Written by: Katelyn Freil
In 1965, Millard and Linda Fuller visited Koinonia Farm, a small, interracial, Christian community outside of Americus, Ga. Here, along with biblical scholar Clarence Jordan, Fuller developed the concept of helping people in need of housing. From this concept, Habitat for Humanity was born.
Habitat for Humanity is a Christian nonprofit organization that believes that every person should have a safe, decent, affordable place to live, and it strives toward that goal through volunteering and donations.
The organization builds simple homes for families in need. With help from the family who will be living in the house, a simple house is constructed for them. Today, Habitat for Humanity has built over 500,000 homes around the world.
There are many different branches of Habitat for Humanity. The University of Akron has one of its own.
According to Taylor Graham, the president of the Akron branch of Habitat for Humanity, there are about 30 prominent students in the group. The roles of group members are building houses, fundraising, teaching, raising awareness, promoting advocacy and tithing.
Dr. Carolyn Behrman is a professor at The University of Akron and the adviser for the group. She said it is lovely to get to work with this set of students.
“They are real go-getters,” Behrman said. “Unlike other organizations, they have to create relationships with other groups in the community, like the Summit County Habitat for Humanity.”
Behrman said that these students build themselves professionally. For example, students have had to go on interviews for grants to do projects.
So far this school year, the students in the group have had two Saturday workdays. On these days, they went and worked on a house, in whatever condition it was currently in.
“Students could be painting, dry-walling, putting up the frame of the house, or helping with siding,” said Graham, who is a sophomore majoring in exercise science with a focus on pre-physical therapy. “There are a variety of activities that the volunteers will do, depending on the state of the house.”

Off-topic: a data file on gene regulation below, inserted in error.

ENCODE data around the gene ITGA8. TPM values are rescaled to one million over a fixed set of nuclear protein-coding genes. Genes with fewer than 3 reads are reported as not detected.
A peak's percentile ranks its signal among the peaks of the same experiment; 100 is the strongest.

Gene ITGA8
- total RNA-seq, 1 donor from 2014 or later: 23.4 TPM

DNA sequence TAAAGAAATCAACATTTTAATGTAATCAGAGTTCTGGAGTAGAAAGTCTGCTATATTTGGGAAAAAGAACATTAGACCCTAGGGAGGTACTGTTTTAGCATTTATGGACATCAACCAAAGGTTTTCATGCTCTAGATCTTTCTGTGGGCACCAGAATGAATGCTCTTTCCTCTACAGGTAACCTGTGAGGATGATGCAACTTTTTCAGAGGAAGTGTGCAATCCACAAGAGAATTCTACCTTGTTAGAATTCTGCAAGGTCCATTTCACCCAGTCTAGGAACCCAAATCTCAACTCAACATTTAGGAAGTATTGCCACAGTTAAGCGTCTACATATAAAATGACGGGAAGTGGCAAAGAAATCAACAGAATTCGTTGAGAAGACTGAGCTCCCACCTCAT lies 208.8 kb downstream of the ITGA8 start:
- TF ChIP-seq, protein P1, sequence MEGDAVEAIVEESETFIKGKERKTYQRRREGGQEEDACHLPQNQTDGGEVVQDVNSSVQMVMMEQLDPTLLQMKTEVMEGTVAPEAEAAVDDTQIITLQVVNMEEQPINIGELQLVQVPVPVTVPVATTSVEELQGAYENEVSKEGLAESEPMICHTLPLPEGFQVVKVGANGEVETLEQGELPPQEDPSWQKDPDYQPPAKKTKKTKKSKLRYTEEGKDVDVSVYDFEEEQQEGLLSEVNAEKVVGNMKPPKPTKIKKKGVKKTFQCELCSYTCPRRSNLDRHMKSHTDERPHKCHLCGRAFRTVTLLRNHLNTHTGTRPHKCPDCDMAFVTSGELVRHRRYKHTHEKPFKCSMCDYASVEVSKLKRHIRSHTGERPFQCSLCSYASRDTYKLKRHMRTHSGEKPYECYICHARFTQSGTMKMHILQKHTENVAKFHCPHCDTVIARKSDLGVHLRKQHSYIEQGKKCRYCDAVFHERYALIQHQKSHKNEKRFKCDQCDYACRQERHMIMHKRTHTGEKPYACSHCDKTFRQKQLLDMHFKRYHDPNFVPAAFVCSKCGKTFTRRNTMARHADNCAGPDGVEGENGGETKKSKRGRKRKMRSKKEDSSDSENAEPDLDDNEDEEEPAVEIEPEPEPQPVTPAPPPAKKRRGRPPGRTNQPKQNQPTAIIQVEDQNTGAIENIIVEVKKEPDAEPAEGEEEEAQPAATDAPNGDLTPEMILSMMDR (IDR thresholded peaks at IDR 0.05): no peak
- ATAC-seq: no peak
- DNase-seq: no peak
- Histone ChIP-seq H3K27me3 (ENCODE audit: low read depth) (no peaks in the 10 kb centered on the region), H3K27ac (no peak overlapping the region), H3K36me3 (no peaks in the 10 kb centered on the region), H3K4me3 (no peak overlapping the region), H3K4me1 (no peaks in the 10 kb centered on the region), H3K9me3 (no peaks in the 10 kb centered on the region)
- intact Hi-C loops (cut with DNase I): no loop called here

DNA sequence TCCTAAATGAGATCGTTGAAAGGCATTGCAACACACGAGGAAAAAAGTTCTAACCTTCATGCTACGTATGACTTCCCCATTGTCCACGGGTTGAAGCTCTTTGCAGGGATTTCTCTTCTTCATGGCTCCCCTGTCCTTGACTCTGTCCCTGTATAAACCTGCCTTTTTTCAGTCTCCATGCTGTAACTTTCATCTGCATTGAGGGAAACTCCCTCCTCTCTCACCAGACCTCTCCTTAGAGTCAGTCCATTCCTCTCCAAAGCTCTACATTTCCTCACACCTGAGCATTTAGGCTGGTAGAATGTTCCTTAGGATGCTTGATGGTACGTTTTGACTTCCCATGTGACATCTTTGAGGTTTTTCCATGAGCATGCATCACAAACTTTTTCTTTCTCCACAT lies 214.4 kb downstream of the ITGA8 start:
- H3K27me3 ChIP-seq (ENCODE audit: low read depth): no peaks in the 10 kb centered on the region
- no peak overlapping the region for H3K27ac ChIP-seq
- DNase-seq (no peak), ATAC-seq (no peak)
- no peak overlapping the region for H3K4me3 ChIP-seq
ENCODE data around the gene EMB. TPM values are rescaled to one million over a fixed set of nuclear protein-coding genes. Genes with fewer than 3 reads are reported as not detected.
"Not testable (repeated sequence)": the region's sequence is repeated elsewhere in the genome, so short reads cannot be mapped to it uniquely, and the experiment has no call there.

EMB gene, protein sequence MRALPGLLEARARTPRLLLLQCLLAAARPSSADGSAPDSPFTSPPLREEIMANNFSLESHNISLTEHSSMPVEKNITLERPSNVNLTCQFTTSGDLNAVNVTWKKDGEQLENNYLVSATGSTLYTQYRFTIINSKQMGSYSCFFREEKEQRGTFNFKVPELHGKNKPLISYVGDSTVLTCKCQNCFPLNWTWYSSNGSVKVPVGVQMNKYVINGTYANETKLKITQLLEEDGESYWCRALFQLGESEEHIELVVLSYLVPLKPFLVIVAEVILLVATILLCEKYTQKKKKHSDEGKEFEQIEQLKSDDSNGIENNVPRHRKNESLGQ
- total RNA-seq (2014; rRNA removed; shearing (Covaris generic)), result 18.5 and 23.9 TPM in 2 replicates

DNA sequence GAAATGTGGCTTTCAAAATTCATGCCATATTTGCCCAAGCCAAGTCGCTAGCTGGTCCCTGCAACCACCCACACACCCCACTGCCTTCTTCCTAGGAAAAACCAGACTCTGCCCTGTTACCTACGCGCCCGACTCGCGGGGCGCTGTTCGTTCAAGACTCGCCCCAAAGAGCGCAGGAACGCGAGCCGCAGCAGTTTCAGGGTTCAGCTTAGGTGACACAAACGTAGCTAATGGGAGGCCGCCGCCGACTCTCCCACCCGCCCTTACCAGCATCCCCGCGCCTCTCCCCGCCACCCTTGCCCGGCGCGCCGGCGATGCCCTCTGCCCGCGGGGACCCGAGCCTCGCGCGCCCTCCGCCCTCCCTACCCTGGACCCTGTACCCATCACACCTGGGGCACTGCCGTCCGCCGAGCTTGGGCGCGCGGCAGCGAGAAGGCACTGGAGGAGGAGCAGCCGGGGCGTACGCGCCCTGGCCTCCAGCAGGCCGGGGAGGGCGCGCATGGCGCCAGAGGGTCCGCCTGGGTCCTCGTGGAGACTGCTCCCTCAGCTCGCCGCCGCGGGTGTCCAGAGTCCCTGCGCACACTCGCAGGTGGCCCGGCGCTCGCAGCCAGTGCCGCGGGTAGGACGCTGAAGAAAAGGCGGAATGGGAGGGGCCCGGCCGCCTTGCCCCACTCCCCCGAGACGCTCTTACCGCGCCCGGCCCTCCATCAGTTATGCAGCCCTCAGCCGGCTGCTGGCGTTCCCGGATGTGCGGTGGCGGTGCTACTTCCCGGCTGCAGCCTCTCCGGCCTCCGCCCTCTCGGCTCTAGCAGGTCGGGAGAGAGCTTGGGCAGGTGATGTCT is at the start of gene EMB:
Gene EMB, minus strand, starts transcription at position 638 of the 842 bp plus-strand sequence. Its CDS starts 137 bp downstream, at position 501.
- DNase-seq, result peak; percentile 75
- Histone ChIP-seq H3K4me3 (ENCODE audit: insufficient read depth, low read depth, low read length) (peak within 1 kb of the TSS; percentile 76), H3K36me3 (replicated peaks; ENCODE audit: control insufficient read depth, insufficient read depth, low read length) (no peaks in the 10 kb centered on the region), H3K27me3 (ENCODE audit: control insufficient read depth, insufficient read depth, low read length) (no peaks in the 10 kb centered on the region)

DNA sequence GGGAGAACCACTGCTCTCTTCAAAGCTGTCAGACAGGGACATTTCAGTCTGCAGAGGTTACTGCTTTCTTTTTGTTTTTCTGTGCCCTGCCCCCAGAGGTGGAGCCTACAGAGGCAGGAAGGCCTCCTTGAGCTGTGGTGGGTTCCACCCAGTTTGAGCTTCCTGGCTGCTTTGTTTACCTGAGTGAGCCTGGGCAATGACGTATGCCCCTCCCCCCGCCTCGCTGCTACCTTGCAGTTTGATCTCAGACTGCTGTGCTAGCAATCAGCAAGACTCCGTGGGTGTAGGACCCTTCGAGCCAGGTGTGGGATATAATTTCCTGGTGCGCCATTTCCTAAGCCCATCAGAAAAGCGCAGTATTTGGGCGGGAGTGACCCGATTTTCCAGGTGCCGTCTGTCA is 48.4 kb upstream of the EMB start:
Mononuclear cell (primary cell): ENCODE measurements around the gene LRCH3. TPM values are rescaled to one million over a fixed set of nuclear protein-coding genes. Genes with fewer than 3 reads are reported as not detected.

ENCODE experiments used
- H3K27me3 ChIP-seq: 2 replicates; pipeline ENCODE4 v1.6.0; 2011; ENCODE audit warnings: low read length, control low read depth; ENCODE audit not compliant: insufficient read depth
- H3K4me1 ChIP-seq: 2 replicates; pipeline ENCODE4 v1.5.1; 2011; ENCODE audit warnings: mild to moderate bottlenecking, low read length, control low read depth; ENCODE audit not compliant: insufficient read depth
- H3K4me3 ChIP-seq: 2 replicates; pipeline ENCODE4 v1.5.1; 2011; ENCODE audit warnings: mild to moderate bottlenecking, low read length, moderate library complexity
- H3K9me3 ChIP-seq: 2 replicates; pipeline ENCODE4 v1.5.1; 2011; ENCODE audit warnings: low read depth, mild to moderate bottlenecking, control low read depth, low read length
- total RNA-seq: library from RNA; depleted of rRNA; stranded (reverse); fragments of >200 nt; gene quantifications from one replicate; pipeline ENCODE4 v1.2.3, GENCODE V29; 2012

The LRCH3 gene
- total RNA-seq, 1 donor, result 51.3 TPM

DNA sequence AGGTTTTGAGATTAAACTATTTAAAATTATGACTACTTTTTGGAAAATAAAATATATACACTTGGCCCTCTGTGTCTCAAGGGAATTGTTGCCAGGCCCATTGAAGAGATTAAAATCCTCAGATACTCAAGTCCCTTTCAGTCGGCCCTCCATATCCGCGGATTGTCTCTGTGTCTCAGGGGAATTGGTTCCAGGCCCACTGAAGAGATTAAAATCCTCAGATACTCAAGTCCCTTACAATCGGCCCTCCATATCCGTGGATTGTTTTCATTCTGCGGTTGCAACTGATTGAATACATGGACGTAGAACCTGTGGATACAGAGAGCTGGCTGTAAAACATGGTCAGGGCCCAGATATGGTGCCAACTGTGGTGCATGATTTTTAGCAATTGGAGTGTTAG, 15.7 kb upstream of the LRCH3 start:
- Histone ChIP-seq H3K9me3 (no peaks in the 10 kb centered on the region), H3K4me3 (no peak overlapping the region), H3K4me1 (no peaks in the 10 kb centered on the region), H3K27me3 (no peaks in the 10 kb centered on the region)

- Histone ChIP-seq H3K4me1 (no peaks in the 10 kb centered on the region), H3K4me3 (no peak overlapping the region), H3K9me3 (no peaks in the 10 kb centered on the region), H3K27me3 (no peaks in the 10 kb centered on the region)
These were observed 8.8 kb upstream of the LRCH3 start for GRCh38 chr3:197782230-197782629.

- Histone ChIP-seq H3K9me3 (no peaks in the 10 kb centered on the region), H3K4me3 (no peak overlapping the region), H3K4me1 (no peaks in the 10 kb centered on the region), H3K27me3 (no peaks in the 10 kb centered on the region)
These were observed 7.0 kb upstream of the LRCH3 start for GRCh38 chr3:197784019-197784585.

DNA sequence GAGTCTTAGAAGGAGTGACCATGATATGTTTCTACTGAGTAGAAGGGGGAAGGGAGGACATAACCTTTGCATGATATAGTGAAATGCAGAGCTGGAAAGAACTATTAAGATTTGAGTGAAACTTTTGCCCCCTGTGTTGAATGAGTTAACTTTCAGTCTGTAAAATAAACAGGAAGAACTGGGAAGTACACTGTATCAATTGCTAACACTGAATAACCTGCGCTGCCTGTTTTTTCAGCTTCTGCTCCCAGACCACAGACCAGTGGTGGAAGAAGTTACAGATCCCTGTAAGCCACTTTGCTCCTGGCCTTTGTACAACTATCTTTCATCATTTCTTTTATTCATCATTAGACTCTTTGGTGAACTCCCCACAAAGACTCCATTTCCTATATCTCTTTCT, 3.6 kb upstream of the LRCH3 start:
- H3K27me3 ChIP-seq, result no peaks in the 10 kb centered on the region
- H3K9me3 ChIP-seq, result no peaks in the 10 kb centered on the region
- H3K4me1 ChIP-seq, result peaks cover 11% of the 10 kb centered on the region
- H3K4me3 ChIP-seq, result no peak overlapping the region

Also, the group held an awareness event on campus for World Habitat Day.
“We had an area in front of Auburn blocked off where there were planks of wood to be signed, a hammering contest, and a miniature house frame, all to bring attention to our group so we could spread the word about the large number of people who do not have any type of housing,” Graham said.
Over winter break, 17 students who have actively participated in the campus group this semester will be traveling to Oak Ridge, Tenn., for a week to assist the local branch, the Anderson County Habitat for Humanity.
“What they need done, or what state one of their habitat houses is in, that will determine what kind of work we will do,” Graham said.
The trip, which will last from Dec. 16 to Dec. 22, will consist of the students working four eight-hour days. This trip is organized in collaboration with the Summit County Affiliate, the Anderson County Affiliate, the Campus Habitat for Humanity, the SOuRCe and Habitat International.
“Last year, we went to Gulfport, Mississippi, so the drive to Tennessee will be much shorter this year,” Graham said.
This trip is just the beginning of what’s to come for Campus Habitat for Humanity over the next few months. During the spring semester, the campus group, along with students from the UA construction engineering program, will be building a shed for the community gardens in Akron.
“The community gardens is a patch of land with planting plots where nearby families can grow vegetables and flowers,” Graham said. “The vegetables can be used to feed their families.”
According to Graham, the shed, which will be 10 feet by 10 feet in size, will help water the garden with runoff collected on the top of the shed.
Also next semester, the group will be participating in a project called CrossRoads Mission. Graham said that during this event, students from the campus chapter, along with 75 to 125 youth from the community, will construct the entire framework of a house.
“This will happen in one weekend and is a very symbolic and moving opportunity,” Graham said.
This project will be funded by fundraisers the campus group has done throughout this semester. Graham said they have done many fundraisers, ranging from working at concession stands at Cedar Point and football games to a donation day at Insomnia Cookies.
Overall, the group’s goal is simple.
“The goal of our group, specifically, is to work toward Habitat for Humanity’s vision: a world where everyone has a decent place to live,” Graham said.
For more information on Habitat for Humanity, visit habitat.org.